Runner-ups: Maria Candida Gentile, Rodrigo Flores-Roux, Josh Lobb (slumberhouse), Dawn Spencer Hurwitz, and Cecile Zarokian.

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Creative Director of the Year: Carlos Huber of Arquiste– I was given the opportunity to introduce Carlos Huber on Sunday of Sniffapalooza Fall Ball 2014 in October. Part of that introduction was my lauding Mr. Huber at creating a distinctive brand identity for his perfume line Arquiste. I believe that too many new brands skip this step to their detriment. From the beginning Mr. Huber has had a clear vision on what he wanted his brand to be. He has worked exclusively with perfumers Yann Vasnier and Rodrigo Flores-Roux on putting this vision into a perfume bottle. That process resulted in two outstanding additions to the Arquiste line in L’Etrog Acqua and The Architects Club. Lots of Creative Directors had multiple good releases.

What elevated Mr. Huber to Creative Director of the Year was the collaboration he did with J. Crew. He created two perfumes for J. Crew which also carries the Arquiste brand; Arquiste for J. Crew No. 31 and No. 47. By working with J. Crew’s Creative Director Jenna Lyons they made two perfumes which were not wholly of either brand but an excellent introduction to each brand to those who like one or the other. Only a Creative Director confident in the concept of his brand can easily do that. Confident and assured describes Carlos Huber my Creative Director of the Year for 2014.

Runner-ups: Christian Astuguevieille (Comme des Garcons), Karl Bradl and Robert Gerstner (Aedes de Venustas), Alessandro Brun and Riccardo Tedeschi (Masque Milano), Christopher Chong (Amouage), Sylvie Ganter-Cervasel and Christophe Cervasel (Atelier Cologne).

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Brand of the Year: DSH Perfumes– As I was looking back over the list of things I reviewed this year there was one brand which kept popping up time and again, DSH Perfumes. Independent perfumer Dawn Spencer Hurwitz had a prolific year as she released two collections The Cannabis Culture Collection and The Brilliant Collection. A very personal re-interpretation of Jacques Fath Iris Gris called Scent of Peace. A masculine perfume, Metropolis. Her Holiday release, Vanilla Bourbon Intense. Three perfumes for The PLP Project. Finally, my favorite of all of these Seve de Pin.  There was so much here that reviews of The PLP Project and The Brilliant Collection will be coming early in the New Year. Normally this kind of profligacy leads to less than thrilling results. One of the things I have come to realize about Ms. Hurwitz is when she is inspired she is a force of nature. I think 2014 saw her as inspired as she has ever been. She is also inspired by so many different influences but yet manages to make each new release another brick that fits in the entire DSH Perfumes brand pantheon. For all of that DSH Perfumes is my Brand of the Year for 2014.

Runner-ups: Aedes de Venustas, Arquiste, Comme des Garcons, Etat Libre d’Orange, and Masque Milano.

Tomorrow in Part 3 I’ll reveal my top 25 new perfumes of 2014 and give a little love to the perfumes that were runner-ups to Rozy VdE.

Part 1 was my overall take on 2014’s trends and news.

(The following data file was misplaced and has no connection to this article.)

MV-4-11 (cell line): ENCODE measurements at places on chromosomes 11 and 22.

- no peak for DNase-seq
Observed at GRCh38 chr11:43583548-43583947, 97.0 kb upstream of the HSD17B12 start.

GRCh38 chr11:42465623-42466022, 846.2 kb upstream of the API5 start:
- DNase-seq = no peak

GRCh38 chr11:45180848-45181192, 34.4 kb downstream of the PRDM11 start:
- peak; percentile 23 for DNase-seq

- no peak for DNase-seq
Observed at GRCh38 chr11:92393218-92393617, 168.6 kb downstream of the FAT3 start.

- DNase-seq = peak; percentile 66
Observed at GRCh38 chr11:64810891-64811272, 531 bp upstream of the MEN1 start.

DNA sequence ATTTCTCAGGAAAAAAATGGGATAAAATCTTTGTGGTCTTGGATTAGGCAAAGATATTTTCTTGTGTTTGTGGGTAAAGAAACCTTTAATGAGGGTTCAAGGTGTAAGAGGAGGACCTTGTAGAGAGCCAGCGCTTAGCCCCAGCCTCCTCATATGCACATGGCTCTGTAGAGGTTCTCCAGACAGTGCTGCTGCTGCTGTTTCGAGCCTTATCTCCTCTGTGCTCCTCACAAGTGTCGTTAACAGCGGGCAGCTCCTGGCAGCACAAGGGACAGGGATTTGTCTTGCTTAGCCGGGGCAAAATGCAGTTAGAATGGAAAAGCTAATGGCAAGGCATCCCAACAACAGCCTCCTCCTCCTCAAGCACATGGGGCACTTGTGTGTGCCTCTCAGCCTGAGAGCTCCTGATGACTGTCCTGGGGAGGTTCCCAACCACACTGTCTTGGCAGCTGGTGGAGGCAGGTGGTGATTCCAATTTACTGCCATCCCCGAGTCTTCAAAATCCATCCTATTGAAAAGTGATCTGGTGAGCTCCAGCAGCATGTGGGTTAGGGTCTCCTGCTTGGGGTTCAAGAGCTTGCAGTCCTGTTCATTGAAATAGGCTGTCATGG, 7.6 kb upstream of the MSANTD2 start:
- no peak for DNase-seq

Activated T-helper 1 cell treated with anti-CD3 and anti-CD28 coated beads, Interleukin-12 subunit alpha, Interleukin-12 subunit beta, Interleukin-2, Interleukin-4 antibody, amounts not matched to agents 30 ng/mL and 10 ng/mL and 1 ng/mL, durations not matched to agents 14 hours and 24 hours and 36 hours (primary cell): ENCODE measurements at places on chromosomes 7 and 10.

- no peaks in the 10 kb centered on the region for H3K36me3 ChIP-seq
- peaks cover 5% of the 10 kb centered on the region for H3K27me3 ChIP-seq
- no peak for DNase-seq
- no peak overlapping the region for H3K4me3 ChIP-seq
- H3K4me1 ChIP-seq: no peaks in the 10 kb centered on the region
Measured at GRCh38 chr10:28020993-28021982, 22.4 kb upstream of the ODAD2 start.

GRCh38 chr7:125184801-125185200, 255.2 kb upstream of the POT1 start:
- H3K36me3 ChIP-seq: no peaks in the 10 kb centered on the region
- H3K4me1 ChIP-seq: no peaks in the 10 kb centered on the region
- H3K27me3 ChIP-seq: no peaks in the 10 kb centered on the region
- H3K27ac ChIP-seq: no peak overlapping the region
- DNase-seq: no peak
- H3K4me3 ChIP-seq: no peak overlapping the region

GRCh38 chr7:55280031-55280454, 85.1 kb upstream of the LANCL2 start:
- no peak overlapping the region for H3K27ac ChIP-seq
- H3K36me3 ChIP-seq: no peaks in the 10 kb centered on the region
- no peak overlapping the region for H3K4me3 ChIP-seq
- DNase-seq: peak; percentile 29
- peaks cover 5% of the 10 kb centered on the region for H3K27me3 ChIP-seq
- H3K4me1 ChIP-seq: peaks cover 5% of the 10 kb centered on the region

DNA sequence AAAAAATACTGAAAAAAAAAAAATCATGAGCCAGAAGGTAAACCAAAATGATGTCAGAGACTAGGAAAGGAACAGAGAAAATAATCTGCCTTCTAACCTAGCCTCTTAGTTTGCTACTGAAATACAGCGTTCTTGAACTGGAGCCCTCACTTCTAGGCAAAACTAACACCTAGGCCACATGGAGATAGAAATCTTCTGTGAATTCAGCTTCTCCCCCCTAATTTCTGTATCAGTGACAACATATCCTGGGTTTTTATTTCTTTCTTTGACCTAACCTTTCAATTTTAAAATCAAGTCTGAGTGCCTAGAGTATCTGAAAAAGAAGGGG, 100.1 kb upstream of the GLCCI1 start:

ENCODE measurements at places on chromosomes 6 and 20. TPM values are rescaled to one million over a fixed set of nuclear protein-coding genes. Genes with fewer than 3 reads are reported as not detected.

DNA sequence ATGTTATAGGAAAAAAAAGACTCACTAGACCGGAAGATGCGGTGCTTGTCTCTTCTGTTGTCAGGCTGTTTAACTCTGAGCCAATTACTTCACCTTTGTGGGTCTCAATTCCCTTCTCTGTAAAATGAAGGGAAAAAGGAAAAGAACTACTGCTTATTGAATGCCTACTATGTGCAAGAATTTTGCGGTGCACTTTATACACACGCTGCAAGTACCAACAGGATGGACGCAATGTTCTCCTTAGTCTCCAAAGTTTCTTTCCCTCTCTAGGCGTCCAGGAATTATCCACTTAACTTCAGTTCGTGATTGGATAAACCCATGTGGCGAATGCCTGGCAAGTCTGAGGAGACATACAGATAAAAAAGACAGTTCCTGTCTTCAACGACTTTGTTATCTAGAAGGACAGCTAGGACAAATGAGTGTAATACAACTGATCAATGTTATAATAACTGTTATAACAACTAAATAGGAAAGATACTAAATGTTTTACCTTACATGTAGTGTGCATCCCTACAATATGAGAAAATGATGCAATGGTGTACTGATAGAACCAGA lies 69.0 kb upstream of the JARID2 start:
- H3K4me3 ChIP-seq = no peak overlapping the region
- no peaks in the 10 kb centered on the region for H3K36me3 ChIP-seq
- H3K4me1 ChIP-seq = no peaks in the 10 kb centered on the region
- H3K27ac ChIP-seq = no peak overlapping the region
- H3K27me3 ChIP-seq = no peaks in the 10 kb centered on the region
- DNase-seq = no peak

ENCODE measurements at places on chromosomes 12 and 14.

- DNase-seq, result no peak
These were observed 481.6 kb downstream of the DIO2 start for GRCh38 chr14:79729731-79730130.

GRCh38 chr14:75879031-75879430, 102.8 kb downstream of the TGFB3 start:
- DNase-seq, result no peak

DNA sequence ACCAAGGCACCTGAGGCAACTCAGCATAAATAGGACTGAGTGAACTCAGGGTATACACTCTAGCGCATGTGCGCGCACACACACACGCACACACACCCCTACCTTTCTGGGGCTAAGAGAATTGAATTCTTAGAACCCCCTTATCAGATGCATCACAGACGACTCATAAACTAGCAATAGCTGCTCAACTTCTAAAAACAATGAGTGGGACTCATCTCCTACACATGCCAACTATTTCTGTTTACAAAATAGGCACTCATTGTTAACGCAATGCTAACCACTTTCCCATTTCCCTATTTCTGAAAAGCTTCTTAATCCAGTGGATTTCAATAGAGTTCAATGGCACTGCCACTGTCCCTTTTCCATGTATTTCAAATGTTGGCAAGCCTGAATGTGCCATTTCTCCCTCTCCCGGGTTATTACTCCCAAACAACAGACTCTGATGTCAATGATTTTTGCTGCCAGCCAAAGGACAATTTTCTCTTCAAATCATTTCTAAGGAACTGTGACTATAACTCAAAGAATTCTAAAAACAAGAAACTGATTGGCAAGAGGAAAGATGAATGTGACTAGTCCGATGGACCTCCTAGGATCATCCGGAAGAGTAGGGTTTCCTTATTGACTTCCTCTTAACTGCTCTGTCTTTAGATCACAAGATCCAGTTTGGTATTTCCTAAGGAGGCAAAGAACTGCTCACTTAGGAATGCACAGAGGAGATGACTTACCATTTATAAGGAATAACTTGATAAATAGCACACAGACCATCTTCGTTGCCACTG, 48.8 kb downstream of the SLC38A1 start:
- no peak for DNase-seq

Mark Behnke

ComicSniffaConPalooza 2: The Wrath of Kilian

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If you’ve been following along you have figured out that I have many things I am interested in. Over the weekend of October 9-12, 2014 two of them combined to give me one gigantic weekend of immersion into my passions. Over these four days I attended New York Comic-Con and Sniffapalooza Fall Ball. Two years ago the same confluence of events happened and I dubbed the weekend ComicSniffaConPalooza. I would spend Thursday and Friday at Comic-Con (Comic). Saturday would be a day of perfume in the morning and comics in the afternoon (SniffaCon) finishing on Sunday by spending the whole day with my friends downtown sniffing new releases (Palooza). Since this is the sequel to the first one it needed a catchy subtitle which really makes no sense except Kilian really was there.

Comic

I awoke at 3:30AM to catch a 5:00AM bus to NYC from DC. By Noon I was walking on to the show floor at the Javits Center headed for the Marvel booth to get an NYCC exclusive Rocket Raccoon plush doll. Others around me were dashing for their particular obsessions as well as Green Power Rangers sprinted to the BanDai booth for a statue. Others headed to the Hallmark booth for the exclusive Star Wars holiday ornaments. Others actually headed to comic brands to pick up exclusive printings of specific titles. It is fascinating to see what each person really wants because you can only really get one and the way everyone spreads out is a fascinating exercise in consumerism and the desire to have something exclusive.

With my bag of Marvel swag under my arm I was ready to walk around a bit. One of the things which has expanded greatly at Comic-Con has been people who walk around in costume. Costume Playing or CosPlay for short. This year I saw one of the sweetest moments I have ever observed. I was walking next to a woman dressed as Elsa from Frozen. A brother and sister I would say were both under 10 screamed at the top of their lungs “Elsa!!” and ran headlong for her hugging her around her knees. The children’s mother was horrified but the young woman in the costume leaned down and fully in character talked with the kids. There were smiles everywhere.

I would spend the next two days seeing panels with one of my favorite authors, Kim Harrison. One of my favorite TV shows Marvel’s Agents of SHIELD. One of my favorite comics The Walking Dead. One of my favorite personalities in all of media Kevin Smith. I was soaking it in but as I went to sleep Friday night I knew it was time for the perfume portion of the weekend to begin.

kilian at bergdorfs

Kilian Hennessy at Bergdorf Goodman

SniffaCon